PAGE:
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USPS Uses RFID to Manage Vehicles, Drivers

The system provides a range of functions, including driver authentication, real-time vehicle location and speed, weight and impact sensing.
By Beth Bacheldor
After a vehicle's VAC reads a postal employee's employee ID badge, the PIVMS authenticates that person as the authorized driver, confirming that his or her training certification is valid and current. PIVMS will also provide the driver with the required OSHA checklist at the start of each operating day, ensuring that the vehicle is in safe operating condition before being put into service.

Supervisors can use the PIVMS system to locate the nearest driver to pick up or move mail containers to the next operation, or to ensure that the mail makes it onto a specific truck for a critical dispatch. This facilitates USPS' ability to meet its delivery service goals. They can also send information to a specific driver or vehicle. PIVMS helps the USPS manage driver training and vehicle maintenance, while reporting features can analyze operations, identify potential problems and create operational plans.

Stephen says PIVMS provides the USPS with a wealth of new data, largely because much of the information it is designed to collect has not been available before. "In one of our early installations, we saw that in a facility with a fleet of approximately 50 powered industrial vehicles, there were two PIVs that were not even turned on for over two months during the fall and holiday mailing season," she says. "This type of information allows us to appropriately size the PIV fleet and reduce associated equipment/lease/maintenance costs, without compromise to mail delivery service."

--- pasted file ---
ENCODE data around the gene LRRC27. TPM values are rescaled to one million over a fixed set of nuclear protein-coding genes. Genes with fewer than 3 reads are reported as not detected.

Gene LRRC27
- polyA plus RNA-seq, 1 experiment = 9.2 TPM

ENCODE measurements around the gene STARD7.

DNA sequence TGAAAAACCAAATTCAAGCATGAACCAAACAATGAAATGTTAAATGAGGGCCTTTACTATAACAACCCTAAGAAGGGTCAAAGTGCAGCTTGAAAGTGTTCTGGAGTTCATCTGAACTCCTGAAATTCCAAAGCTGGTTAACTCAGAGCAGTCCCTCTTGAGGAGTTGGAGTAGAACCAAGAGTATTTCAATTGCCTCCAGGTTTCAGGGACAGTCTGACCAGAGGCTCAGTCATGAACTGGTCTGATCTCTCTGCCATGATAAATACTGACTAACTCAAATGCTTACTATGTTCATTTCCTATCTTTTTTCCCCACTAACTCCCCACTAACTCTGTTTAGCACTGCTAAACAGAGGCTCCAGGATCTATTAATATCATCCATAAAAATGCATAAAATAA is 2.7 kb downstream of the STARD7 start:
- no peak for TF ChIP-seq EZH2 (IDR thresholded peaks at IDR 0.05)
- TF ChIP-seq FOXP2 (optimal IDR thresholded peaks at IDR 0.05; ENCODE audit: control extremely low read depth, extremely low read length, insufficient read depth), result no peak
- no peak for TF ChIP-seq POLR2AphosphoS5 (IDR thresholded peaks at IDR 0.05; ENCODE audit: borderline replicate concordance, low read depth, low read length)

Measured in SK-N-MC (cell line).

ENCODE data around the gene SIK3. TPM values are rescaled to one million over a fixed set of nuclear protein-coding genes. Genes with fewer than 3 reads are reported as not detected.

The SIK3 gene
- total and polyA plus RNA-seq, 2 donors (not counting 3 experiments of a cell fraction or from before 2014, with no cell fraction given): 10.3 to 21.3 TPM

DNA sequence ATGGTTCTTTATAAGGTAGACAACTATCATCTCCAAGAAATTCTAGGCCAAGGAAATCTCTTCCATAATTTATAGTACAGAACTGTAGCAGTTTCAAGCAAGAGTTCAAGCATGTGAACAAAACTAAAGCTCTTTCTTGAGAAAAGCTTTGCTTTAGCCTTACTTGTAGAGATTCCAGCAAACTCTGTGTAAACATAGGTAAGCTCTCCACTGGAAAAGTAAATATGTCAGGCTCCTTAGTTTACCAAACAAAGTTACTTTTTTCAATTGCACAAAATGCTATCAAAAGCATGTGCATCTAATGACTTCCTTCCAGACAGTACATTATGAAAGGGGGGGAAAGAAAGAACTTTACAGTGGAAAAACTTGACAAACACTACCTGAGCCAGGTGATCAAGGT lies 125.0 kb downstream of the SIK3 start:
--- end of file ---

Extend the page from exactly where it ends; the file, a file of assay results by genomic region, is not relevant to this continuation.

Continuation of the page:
Stephen stresses that one of the most important benefits of PIVMS is safety. The system ensures that only trained, authorized operators have access to PIVs, and monitors PIV speeds and impacts to maintain operator accountability. "This system also facilitates the USPS' compliance with meeting its statutory PIT [powered industrial truck] obligations under 29 CFR OSHA 1910.178, and makes it much simpler to create and maintain required records relative to PIV operations," she says. The USPS has been manually gathering and maintaining all OSHA-required data, so PIVMS will partially replace and augment local systems for tracking and maintaining this required information.

The USPS has been working with I.D. Systems since the late 1990s, but the current PIVMS contract and installations began in the Chicago Bulk Mail Center in early 2005. Since then, the agency has installed the system in 40 sites, starting with the largest processing and distribution centers. Typically, those located in major cities, including Los Angeles, San Francisco, New York City and Denver. By 2007, there will be more than 100 sites using the system, and the USPS, Stephen says, is also looking at how to extend the technology to processing facilities with smaller powered industrial vehicle fleets.
The USPS is putting RFID technology to work in a number of different mail operations. According to Stephen, in fact, the agency has been deeply involved with RFID since 1998, participating on various ANSI, EPCglobal, CEN, and ISO standards-setting committees, as well as an intergovernmental group.

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